FORT MYERS, Fla. – Half an hour's drive down Interstate 75 here there's a 100-mile stretch of road through the Everglades called "Alligator Alley," which sounds more interesting than it really is.
Every inch on both sides of that highway is fenced, most of it 10 feet high, with strands of barbed wire strung across the top. If there are alligators along this swampy run of road, they're either on the other side of those fences or they're also pole vaulters.
For nearly two hours between Fort Myers and Fort Lauderdale on Saturday afternoon I considered those fences, wondering if they were erected to keep me out (really, the name of the place was enough), or to keep whatever's in there in.
And I got to thinking about what keeps a ballplayer, or any person, in his place, and what inspires them to go over the fence.
Across a weird winter, and in a manner of speaking, Smoltz and Varitek had considered their own career boundaries, worlds as they'd always known them.
Smoltz, coming up on 42, had pitched 20 big league seasons, all for the Atlanta Braves, and before about a month ago had never really thought about leaving. He made, like, $130 million. He won a championship. He's going to retire someday, and someday soon. And he just … left. On Saturday he stood in Red Sox camp in a Red Sox uniform and signed Red Sox pennants.
Varitek, who'll be 37 soon, has played 12 seasons, every single day of them wearing this uniform. He, too, had made his money. He won two championships. He's a catcher with more than 10,000 innings on those legs, so there's a good chance retirement is coming, certainly so if that .220 batting average is an accurate gauge. But he could not bear to leave. On Saturday he was same ol' Tek, crankin' it up on Day 1, good to go.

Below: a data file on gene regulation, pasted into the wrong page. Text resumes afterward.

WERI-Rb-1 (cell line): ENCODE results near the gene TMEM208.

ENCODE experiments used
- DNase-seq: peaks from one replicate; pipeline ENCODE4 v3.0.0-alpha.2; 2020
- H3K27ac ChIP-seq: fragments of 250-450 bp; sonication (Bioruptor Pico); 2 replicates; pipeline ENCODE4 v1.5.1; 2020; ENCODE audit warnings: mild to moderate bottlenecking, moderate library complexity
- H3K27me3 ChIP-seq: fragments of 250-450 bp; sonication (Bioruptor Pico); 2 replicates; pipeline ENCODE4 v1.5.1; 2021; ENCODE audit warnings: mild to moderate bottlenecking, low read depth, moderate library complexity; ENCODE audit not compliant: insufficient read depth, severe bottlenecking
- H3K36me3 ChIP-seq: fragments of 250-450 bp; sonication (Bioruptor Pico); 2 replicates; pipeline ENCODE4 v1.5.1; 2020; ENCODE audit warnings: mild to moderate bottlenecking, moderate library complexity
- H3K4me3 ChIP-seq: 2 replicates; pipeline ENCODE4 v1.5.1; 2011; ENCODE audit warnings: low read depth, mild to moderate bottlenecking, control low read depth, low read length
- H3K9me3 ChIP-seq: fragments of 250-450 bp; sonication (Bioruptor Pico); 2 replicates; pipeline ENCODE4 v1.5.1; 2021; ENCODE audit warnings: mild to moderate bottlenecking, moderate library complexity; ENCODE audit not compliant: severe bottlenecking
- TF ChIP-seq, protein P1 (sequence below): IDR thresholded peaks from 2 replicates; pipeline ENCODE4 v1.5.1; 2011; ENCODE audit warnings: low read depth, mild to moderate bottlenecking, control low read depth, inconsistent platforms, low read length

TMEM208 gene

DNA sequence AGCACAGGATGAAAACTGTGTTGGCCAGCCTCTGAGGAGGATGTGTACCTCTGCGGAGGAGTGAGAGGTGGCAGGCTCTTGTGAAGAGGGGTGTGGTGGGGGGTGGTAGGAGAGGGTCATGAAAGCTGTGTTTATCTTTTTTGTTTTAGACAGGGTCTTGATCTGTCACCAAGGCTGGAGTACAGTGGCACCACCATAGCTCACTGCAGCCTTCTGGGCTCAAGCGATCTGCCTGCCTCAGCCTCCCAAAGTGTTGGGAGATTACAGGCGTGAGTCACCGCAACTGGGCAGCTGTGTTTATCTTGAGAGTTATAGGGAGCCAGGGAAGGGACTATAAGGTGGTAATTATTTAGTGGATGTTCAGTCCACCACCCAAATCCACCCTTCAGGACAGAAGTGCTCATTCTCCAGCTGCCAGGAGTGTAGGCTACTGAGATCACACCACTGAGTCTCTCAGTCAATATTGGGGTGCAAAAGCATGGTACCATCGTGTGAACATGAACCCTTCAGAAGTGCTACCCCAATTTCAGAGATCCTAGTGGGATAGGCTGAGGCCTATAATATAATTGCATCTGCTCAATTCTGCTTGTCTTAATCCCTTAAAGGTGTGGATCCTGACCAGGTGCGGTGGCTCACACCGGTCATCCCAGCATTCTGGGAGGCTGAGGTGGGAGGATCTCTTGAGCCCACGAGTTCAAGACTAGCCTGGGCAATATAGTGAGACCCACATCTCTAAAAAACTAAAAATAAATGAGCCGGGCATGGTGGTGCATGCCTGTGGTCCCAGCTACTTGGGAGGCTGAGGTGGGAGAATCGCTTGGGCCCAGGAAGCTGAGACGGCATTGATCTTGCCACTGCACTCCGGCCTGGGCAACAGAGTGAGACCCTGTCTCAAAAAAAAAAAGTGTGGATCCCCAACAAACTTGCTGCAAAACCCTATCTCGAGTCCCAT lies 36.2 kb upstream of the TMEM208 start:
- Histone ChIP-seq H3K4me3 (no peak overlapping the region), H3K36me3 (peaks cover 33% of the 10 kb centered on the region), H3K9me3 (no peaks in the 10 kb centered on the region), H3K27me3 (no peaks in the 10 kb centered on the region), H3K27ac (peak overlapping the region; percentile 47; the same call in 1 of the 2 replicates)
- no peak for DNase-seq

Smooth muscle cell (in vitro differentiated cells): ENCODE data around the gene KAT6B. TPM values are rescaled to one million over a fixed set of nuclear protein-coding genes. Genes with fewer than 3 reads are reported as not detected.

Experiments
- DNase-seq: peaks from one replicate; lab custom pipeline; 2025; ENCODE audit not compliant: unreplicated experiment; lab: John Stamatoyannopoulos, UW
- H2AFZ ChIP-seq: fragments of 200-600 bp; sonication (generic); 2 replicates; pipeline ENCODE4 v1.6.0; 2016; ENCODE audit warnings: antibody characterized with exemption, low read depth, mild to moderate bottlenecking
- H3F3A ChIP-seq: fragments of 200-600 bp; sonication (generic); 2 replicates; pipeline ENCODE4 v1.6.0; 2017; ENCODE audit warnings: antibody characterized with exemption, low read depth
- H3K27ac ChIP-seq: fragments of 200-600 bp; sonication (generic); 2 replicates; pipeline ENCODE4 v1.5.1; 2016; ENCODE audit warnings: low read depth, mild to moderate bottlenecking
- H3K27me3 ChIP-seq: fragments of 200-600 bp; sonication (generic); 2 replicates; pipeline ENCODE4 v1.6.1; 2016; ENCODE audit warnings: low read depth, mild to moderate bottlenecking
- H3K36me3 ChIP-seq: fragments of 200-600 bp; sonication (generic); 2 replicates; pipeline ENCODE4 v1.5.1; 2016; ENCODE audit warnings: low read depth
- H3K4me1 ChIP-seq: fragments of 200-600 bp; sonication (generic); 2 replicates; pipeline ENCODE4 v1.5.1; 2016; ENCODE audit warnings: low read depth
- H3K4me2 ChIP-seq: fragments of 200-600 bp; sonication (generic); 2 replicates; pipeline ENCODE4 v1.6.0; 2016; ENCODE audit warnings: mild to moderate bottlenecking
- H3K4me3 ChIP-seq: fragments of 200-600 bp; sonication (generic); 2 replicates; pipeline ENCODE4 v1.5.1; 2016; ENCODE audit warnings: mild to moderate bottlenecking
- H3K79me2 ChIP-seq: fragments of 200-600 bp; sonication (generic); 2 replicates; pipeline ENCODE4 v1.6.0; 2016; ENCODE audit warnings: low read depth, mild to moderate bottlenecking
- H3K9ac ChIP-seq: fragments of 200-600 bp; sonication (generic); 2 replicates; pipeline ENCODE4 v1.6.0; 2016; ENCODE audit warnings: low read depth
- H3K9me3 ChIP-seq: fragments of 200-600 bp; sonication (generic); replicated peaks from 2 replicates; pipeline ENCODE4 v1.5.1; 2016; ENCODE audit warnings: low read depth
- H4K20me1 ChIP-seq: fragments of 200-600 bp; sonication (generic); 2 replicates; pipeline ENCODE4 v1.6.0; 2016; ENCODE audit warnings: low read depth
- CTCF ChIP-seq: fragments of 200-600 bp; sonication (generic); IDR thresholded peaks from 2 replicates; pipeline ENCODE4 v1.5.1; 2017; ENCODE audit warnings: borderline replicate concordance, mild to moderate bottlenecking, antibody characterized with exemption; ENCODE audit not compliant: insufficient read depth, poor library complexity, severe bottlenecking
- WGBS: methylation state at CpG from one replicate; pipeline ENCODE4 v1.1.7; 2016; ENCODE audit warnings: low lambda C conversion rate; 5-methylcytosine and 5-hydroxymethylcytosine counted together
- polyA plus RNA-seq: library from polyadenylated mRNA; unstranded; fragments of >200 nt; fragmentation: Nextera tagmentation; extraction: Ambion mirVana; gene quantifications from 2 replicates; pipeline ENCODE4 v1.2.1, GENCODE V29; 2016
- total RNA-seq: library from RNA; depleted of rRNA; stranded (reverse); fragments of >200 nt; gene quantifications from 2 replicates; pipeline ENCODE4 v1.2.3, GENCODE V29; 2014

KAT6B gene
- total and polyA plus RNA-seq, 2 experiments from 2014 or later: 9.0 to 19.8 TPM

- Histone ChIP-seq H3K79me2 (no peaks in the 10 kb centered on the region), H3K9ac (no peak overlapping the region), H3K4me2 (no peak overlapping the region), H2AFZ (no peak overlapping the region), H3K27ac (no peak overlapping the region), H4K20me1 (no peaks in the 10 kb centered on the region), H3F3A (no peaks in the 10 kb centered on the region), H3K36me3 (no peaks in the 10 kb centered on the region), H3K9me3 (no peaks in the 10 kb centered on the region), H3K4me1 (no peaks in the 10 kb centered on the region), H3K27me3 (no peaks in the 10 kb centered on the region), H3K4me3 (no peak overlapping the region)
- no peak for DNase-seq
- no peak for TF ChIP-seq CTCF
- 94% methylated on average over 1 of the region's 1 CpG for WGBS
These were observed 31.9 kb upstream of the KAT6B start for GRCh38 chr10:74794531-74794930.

Granted, give Varitek another eight years and he might view the Red Sox the way Smoltz came to see the Braves, as a cold and unappreciative corporate Death Star. But, I doubt it.
And maybe this is as much about the money as it is Smoltz's sudden willingness – even eagerness – to jump, or Varitek's refusal to wear someone else's colors at any price. But Varitek's agent, Scott Boras, said every time he brought another team's curiosity to his attention during the offseason, Varitek would send him back to the Red Sox. And Smoltz said he didn't think he could ever feel this good again about an organization, considering how long he'd lived on the other side of the fence.
Smoltz said when he'd think about staying with the Braves forever, it would have been because he had worked hard and won (or, nearly as often, saved) games and done whatever the team had asked. He always figured that if they wanted him, there'd never be a time he'd be a free agent.
"Well," he said Saturday, "I was a free agent four times. The fourth time led me to a uniform change."
Smoltz didn't say he regretted his first three decisions. But, perhaps, he didn't have to, given the fourth decision.
"I only stayed for Bobby Cox," he said. "Only. Gave up a lot. Sacrificed a lot. And you know you could say I was that close to retiring as an Atlanta Brave."